Finally, the adjuvant effect of MnJ on cancer vaccines was evaluated. Mice were immunized three times before subcutaneous inoculation with B16-OVA melanoma cells. Tumor growth was greatly suppressed in OVA-MnJ-immunized but not OVA-aluminum-immunized mice (Fig. 6j and Supplementary Fig. 8k), in line with prominently improved survival (Fig. 6k) and increased levels of tumor-infiltrating CD4+ and CD8+ T cells (Supplementary Fig. 8l, m), confirming the CTL-inducing activity of MnJ. In a pulmonary metastasis model, OVA-MnJ immunization greatly blocked lung metastases in WT but not Sting1−⁄−Pycard−⁄− mice (Fig. 6l and Supplementary Fig. 8n, o), which is consistent with the proliferation of CD8+ OT-I T cells (Supplementary Fig. 8p). In addition, OVA-specific antibody production and CD8+ T-cell activation analyzed by tetramer assays were detected only in MnJ-OVA-immunized WT mice (Fig. 6m, n and Supplementary Fig. 8q), suggesting systematic activation of the antitumor adaptive immune response as well as its potential in tumor therapies.

Discussion

It may not be surprising that Mn and cGAS-STING are involved in regulating adaptive immunity, given that the cGAS-STING pathway is important in the immunosurveillance of all aberrant cells, including infected, damaged, senesced, mutated, or dead cells,47 and that Mn2+ greatly sensitizes cGAS-STING24 and/or directly activates cGAS.25,26 Furthermore, it has been well established that type I IFNs bridge innate and adaptive immunity by promoting the maturation and activation of DCs for antigen presentation; stimulating TH1 responses, especially CTL activation; and enhancing the survival of memory T cells.48,49,50 Accordingly, recent works have reported that various antitumor therapies depend on the activation of the cGAS-STING pathway51,52,53 by promoting tumor-specific antigen presentation and CTL activation.54,55 Consistently, we recently reported that Mn2+ is also essential in innate immune surveillance and supports adaptive immune responses against tumors, as Mn-deficient mice had significantly enhanced tumor growth and metastasis, with greatly reduced levels of tumor-infiltrating CD8+ T and NK cells.56 Mechanistically, we provided evidence to show that Mn2+ supported immune responses by (1) promoting the differentiation of Mo-DCs; (2) promoting DC maturation and antigen presentation; (3) inducing the levels of chemokines for immune cell homing; (4) facilitating antigen uptake; and (5) promoting GC formation for better antibody selection and production.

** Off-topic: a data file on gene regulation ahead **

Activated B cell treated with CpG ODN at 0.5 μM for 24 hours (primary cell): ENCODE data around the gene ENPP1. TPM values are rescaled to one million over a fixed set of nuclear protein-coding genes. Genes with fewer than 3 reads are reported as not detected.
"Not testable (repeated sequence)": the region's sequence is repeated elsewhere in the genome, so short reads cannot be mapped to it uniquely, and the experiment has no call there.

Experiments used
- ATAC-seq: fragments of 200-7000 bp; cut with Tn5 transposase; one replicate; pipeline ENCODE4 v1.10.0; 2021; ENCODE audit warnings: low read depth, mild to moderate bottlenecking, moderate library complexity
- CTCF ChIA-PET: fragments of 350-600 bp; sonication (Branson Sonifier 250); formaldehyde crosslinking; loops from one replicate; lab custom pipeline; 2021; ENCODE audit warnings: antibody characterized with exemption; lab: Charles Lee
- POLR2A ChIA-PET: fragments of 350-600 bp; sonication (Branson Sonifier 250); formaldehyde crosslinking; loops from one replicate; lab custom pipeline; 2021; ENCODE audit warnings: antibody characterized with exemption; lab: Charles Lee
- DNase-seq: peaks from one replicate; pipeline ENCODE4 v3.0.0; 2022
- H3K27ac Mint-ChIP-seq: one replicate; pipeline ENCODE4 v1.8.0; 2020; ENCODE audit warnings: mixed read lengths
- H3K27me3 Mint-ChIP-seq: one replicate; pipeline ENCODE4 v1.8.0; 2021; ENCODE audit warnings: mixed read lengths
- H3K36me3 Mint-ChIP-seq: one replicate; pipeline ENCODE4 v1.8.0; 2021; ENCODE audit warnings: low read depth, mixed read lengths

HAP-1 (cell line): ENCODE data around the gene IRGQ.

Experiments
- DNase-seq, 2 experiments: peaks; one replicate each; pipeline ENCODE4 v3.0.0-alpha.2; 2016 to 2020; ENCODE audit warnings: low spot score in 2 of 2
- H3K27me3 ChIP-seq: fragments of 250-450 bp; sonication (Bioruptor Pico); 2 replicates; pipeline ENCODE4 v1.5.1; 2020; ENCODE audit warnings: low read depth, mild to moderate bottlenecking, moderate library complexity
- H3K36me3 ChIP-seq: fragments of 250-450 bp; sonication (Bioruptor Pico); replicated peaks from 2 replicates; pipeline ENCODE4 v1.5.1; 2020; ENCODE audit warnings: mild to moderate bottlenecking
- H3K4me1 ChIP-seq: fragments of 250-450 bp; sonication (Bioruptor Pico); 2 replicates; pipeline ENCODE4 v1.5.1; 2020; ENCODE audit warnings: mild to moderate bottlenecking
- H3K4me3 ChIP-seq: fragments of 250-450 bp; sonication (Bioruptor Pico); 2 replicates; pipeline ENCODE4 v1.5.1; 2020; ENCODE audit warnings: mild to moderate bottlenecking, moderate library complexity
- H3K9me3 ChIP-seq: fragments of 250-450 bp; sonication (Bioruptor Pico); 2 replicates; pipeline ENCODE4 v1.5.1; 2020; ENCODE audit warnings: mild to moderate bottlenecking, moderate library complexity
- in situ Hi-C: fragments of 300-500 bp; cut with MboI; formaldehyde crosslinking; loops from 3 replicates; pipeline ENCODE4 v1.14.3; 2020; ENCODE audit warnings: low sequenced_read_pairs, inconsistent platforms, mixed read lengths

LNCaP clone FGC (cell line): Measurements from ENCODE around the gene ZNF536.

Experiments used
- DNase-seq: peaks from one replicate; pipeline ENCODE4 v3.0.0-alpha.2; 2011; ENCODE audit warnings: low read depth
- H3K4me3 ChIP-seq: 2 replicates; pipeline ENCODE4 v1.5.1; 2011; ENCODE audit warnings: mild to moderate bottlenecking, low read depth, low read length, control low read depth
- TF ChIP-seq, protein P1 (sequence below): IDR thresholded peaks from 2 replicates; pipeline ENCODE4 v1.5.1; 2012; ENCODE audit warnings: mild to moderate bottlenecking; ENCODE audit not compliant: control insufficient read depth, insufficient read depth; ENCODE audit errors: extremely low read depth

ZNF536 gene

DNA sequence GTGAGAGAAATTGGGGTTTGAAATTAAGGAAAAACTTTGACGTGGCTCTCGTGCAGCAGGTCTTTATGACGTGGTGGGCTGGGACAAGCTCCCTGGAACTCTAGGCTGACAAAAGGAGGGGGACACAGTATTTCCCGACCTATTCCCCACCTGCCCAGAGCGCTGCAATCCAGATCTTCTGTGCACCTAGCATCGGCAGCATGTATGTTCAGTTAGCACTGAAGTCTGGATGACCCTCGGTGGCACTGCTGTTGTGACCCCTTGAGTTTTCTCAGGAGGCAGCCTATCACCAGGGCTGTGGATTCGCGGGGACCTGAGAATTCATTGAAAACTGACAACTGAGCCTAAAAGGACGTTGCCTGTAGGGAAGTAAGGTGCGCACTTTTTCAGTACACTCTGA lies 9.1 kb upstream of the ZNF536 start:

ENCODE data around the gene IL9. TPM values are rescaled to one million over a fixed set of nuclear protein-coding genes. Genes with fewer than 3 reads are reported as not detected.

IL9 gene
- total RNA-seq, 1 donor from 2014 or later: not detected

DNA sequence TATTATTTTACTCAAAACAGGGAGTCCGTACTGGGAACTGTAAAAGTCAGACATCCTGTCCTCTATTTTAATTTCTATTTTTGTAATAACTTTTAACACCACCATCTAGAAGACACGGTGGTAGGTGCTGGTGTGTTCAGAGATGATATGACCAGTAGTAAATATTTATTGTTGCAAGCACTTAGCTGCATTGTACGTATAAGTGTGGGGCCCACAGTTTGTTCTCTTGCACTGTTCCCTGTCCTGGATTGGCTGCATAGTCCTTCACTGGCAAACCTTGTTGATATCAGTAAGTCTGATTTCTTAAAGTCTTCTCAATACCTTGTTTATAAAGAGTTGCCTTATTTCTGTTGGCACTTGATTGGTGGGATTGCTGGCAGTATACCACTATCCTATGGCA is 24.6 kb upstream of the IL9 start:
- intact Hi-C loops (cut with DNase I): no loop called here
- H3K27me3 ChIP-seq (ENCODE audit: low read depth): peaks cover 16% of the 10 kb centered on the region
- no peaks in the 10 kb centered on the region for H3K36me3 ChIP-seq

Interestingly, Mn2+ induced APCs to produce both IFNβ and various IFNαs, whereas LPS induced only IFNβ. This unique feature may account for the superior adjuvant activities of MnJ presented in this work, as well as that the production of several good antibodies against proteins with low immunogenicity, which are very difficult to generate antibody by other adjuvants, has been successively induced by MnJ in different laboratories (unpublished data and personal communications). Moreover, Mn2+ did not induce the production of the proinflammatory cytokines IL-1 and IL-18 in humans or mice, even though they stimulated similar production of IL-6 and TNFα. Although both cGAS-STING and TLR4 converge to activate transcription factors, including IRF3 and NF-κB, which lead to the production of cytokines, including type I IFNs, there are obvious differences between these two pathways. Previous work demonstrated that cGAS-STING utilizes a unique NF-κB-activating cascade through the TRIM32/56-NEMO-IKKβ axis.57,58,59 Moreover, whereas both IRF3 and IRF7 are required for TLR4 activation, solely IRF3 is required for cGAS-STING via a distinct activating mechanism.17,57,60 We thus speculated that the different expression levels of Il1β and Il18 might result from the different activation of the NF-κB pathway. In addition, the availability of different adapter proteins or even transcriptional factor subunits within different cells may dictate the induction of altered sets of cytokines.61 The detailed mechanisms are worthy of further investigation.

The role of the NLRP3 inflammasome in aluminum-containing adjuvants is still controversial,8 which may be attributed to the use of different aluminum salts or mouse backgrounds. It has also been proposed that ASC has an inflammasome-independent role in shaping adaptive immunity by regulating the expression of Dock2 for antigen uptake and lymphocyte mobility.44 However, we found that STING, NLRP3, or ASC deficiency did not affect the expression of Dock2 in macrophages or lymphocytes. Our results suggested that Mn2+ regulates adaptive immunity partly in an inflammasome-dependent but inflammatory cytokine-independent manner, in which some factors might be upregulated by Mn2+ and released by pyroptotic death of cells. Nevertheless, even though Mn2+ treatment alone on macrophages or PBMCs did not induce IL-1/18 production, these cells may produce functional IL-1/18 when treated with inactivated pathogens (the first signal for inflammasome activation) plus Mn2+ (the second signal).62